Selling reinsurance used to be a relatively straight forward affair. I imagine it must have been similar to the lot of an early car salesman pushing Henry Ford’s Model T (“this beautiful automobile comes in any particular shade of black that you like”), in that there’s never been much for the buyer to choose from. We’ve got some catastrophe excess of loss, some risk excess of loss, oh, and some pro-rata all available on a standard form. What do you fancy? And, if you’re content as a reinsurer to focus purely on price, then you could say it is still as straightforward as that. If I can do x over y cheaper than my competitors, then I’ll (probably) get the signings, especially if it’s my renewal line (an interesting concept in itself).
The problem of course is that competing on price alone is unsustainable. A race to the bottom is not a long-term proposition for the traditional market competing with hungry newcomers, ready and willing to deploy capital at ever declining rates, thanks to a lower cost of capital. The challenge laid down is what can we offer that others can’t? Where can we add value that others can’t?
One of the claims of the so called traditional market is that we declare to be relationship based, long term providers; well, what could strengthen a relationship more than listening to the goals of the buyer and tailoring products to meet them? That in our view is much more beneficial than accepting a 2% share on the x over y that you had no hand in structuring.
Same problems: different conversation
Sitting down with our clients in the last year or so, I’ve been struck at how our conversations have changed. In the old days (and we’re going back as far as 2012 here!) the entire client meeting would probably have revolved around three simple questions: how can we price your exposures, how have they moved over the last 12 months, and, what do your losses look like? It’s a bit different now. We’d prefer to find out about what our clients’ problems are and then figure out how we can put together a product to tackle those problems.
Take this scenario for example: a conversation we had with a client earlier this year told us about their anxiety due to bad winter storm experience; Polar Vortex anyone? And how now is the time to button down their hurricane exposures. In the middle of the conversation it struck us – we don’t have to sell low attaching hurricane cover to these guys in years that they haven’t had the bad winter experience. Why don’t we make one contingent on the other? Buying for the sake of it makes no sense. Our answer? SECAT (Second Event Cat with Aggregate Trigger) – a product which is a cost effective ‘drop down’ cat layer. Flipping that logic, why buy additional aggregate protection when you haven’t had a Cat in the same year? Yet, in years without a major catastrophe, you have all of your retention dollars and unused reinstatement premium to pay for the attrition and as such, by making one contingent on the other, you are reducing the cost and smoothing the result – remember what reinsurance was supposed to do!?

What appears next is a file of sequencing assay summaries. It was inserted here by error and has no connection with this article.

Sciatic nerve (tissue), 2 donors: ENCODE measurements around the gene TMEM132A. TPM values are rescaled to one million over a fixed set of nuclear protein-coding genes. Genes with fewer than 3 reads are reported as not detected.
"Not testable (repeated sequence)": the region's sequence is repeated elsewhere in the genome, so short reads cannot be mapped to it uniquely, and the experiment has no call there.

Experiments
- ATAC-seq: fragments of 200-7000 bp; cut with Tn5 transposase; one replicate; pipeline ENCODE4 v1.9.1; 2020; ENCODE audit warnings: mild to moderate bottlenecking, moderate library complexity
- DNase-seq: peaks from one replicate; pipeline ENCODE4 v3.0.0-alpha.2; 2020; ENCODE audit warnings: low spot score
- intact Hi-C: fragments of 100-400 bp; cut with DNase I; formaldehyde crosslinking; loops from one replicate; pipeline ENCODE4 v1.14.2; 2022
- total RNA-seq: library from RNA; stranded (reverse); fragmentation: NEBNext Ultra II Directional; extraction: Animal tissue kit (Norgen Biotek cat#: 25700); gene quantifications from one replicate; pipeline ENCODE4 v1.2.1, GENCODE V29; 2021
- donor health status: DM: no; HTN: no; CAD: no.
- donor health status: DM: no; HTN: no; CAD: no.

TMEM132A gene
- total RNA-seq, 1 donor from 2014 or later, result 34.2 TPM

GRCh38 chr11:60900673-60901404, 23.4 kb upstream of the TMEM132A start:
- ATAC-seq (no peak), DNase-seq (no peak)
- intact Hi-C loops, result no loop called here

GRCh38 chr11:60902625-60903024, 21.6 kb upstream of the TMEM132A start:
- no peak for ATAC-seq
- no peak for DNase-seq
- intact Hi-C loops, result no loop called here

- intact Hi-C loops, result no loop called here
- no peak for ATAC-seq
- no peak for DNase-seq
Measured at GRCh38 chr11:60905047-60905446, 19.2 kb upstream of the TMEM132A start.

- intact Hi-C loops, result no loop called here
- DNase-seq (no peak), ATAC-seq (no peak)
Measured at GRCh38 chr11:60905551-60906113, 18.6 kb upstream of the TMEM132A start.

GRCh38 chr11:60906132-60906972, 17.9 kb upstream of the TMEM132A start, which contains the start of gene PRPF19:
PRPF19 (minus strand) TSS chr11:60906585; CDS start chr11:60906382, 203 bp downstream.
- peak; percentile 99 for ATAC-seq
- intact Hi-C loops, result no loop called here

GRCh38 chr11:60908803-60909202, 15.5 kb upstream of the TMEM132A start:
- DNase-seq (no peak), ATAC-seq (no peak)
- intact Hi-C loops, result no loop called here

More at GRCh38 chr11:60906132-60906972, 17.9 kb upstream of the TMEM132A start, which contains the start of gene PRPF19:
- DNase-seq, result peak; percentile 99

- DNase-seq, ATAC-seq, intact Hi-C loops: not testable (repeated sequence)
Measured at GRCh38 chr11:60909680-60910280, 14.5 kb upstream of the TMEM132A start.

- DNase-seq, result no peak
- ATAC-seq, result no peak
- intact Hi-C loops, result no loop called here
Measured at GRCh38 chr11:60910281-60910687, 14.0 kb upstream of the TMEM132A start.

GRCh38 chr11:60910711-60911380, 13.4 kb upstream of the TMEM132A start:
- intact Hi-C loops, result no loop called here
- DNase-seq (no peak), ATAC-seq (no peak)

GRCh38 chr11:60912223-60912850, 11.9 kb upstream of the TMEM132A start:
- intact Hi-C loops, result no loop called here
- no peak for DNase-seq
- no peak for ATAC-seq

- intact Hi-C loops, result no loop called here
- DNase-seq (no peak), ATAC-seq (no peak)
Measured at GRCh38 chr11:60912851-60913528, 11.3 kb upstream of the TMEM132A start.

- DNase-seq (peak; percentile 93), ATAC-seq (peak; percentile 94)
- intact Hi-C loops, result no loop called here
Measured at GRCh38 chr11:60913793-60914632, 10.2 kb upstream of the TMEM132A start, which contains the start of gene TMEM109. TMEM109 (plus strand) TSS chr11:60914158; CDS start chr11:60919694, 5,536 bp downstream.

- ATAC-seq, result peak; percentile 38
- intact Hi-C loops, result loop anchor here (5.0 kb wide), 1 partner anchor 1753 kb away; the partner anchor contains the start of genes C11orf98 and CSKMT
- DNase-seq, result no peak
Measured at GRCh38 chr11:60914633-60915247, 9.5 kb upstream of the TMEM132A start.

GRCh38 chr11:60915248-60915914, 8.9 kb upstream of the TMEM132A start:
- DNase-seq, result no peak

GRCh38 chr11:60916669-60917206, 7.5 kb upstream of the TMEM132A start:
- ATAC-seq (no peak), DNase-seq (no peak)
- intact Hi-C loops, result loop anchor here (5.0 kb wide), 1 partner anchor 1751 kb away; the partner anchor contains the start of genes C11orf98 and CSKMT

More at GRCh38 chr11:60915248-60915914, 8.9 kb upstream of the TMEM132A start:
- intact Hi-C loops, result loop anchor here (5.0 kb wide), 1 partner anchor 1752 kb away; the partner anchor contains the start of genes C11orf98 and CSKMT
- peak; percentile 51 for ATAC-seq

Selling through our broker distribution
In the past brokers have had sole jurisdiction over programme and solution design. Underwriters were required to price the layers of end product. More recently we have seen energetic collaboration from both sides. In today’s environment both jobs require a bit of the other and we realise we can’t do this on our own. Our pricing expertise enables our broker partners to get closer to producing more new business. A call from a broker partner this week, recognising our product initiative, asked us if we had been problem solving for those clients who had experienced a good first half year, like many are, and wanted to button the remainder of the year down, perhaps with savings from the original reinsurance budget and reduced spend. Well actually, without giving the game away.
A new product can be a twist on an old one
We’re not always talking revolution here. A new product can just be a twist on an old theme. It can simply be different structures that fit buyers’ concerns of today rather than exposures shoe horned into the traditional x over y equation of yesteryear. Historically we’ve done it as an industry before: think CWIL (County Weighted Industry Loss) and CATCo – these weren’t completely new products but based on extremely successful packaging and branding of existing ideas to attract new capital. RAP, our Risk Aggregate Protection product is nothing new in Cuthbert Heath stakes. However the fact we have actively marketed it to clients and brokers, demonstrated our rating methodology and flexed the bespoke ‘per client’ nature of it, is a new approach.
Of course, we understand that for all the product ideas in the world we will always come across some buyers wanting to go cheap and that’s fine too. But we don’t want to just fight on price and believe that by using our broad historical experience and technical pricing expertise, we offer our core group of clients far more value through this approach now that researching, developing and selling new products is now part of our DNA.
It was Steve Jobs who said; “Our belief was that if we kept putting great products in front of [customers], they would continue to open their wallets.” If we want our customers to keep paying us, then we’ll need to keep doing exactly that.
Ross Nottingham is Senior Vice President, Underwriting for Hiscox Re
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